Centre in the Natural History Museum of London7 is an example of a state-of-

the-art exhibition based on relational practices, which are founded

simultaneously on offline and online interactions. People are invited to

intermingle with scientists and discuss about the collection, scientific methods

and other issues but at the same time they are given a called ʻNaturePlusʼ card8

in the entrance that allows them to select contents of the exhibition and share

them in an online platform with other users, discussing about them and

interpreting them. These interactions happening during the exhibition and, at the

same time, allowing them the opportunity to bring the experience back home

and re-interpret it there creates a powerful connection with their daily life,

making the personalised museum experience to transcend upon their homes.

7 Darwin Centre Website: 8 NaturePlus Cards Website:

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Another example, very simple and effective, of relational practices embedded in

the museum experience, is the Liverpool Tate Gallery. Artists and curators from

the museum recorded videos of groups of people giving opinions, debating and

commenting the artworks, interacting with the artists and curators and between

them. Up to here, there is nothing really original in that. But the actual inclusion

in the exhibition of the video, besides the artwork being commented, is what

completes the relational experience making people bridging the gap between

their world and contemporary art, which has traditionally been isolated and

separated of the real world. The subjective-relational affect, emerging when a

visitor watches what other non-expert people comment about the artwork,

makes him/her to assume a more open disposition to approach the work and to

an enhanced experience.

Consequently, although relational affect is evidently manifested when

considering relational artistic practices, what this dissertation advocates is the

broadening of the field of application of those relational practices beyond the

artworld in which they were conceived. This does not necessarily mean to

exhibit artefacts in museum as if they were contemporary art, which is

something positive, as discussed by Marshall on his article (2005). Conversely,

here is being claimed the use of the mechanisms intrinsic in relational

aesthetics and their extrapolation to enhance museum exhibitions and visitorsʼ

experiences. Once those mechanisms and circumstances, constituted by

different triggers, agents, and connections with the everyday life, are

understood, the museum might mirrors them and improve the experiences of its

visitors and consequently the long-term impact of the institution. To some extent,

obviously, the relational affect has always been produced in museums by

different means. Traditionally, comments books and interactions between

people in the venue have existed. According to McAuliffe when referring to art


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[t]his shift in the workings of the contemporary art museum continues the work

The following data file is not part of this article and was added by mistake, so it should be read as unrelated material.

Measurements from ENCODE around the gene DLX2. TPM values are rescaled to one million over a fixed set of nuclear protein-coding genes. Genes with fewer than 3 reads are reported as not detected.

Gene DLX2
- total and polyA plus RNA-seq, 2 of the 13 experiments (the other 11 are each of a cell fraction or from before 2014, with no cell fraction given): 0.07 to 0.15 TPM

of institutional critique initiated in the 60ʼs and 70ʼs but instead of working from

outside … it is … coming from within the actual structure of the institution

(McAuliffe, 2010).

More recently, with the incorporation of high tech devices and the Internet,

people can enjoy of new platforms and environments where they can easily

share knowledge and exchange opinions. However, a museum dedicated to

relational transformative experiences goes beyond mere interactions and digital

phenomena and focus on the aspects explored along this dissertation: affective

systems fostering people-generated contents linked with their everyday life. The

relational museum, no matter its contentʼs nature, should create frameworks

that engage people and allow them to contribute in some way, producing a

cloud of knowledge and feelings that will be later accessible to next visitors.

Greenberg, who finds in contemporary theatre a referent for museums, states

that ʻeven though a theatre audience is not a museum audience, … a museum

space is primarily a performance spaceʼ (2005: 228). Similarly, when McAuliffe

refers to performative curating, she points out that ʻit is not the content of the

exhibitions that is being greatly debated but the mode in which they are

producedʼ (2010).

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5. Conclusion

The attention to affect is gradually becoming a constant in the scholarship and

work dedicated to museums practices. The work developed by companies such

as Metaphor, leaded by Stephen Greenberg (Greenberg, 2005), is already

mostly focused on the affective elements of the exhibition, and so their work on

projects such as the Holocaust Exhibition in the Imperial War Museum in

London are primarily based on a collection of affective reactions and its

management. However, despite the fact that affect is concerning an important

part of the academic world, finding specific definitions and explorations of its

effects, consequences and typologies applied to museums, is still a hard task.

This dissertation pretended to establish, to some extent, a theoretical basis

where different theories and studies related to the affect were gathered and

combined in order to eventually successfully delimit better the fascinating world

of affect.

On the other hand, it seems appropriate to link closely any study about affect

with contemporary artistic practices. Although the museums sector consists in a

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world largely beyond art, it is necessary, when thinking about aesthetics and

affect, to focus with especial attention on art. It is evident, that among every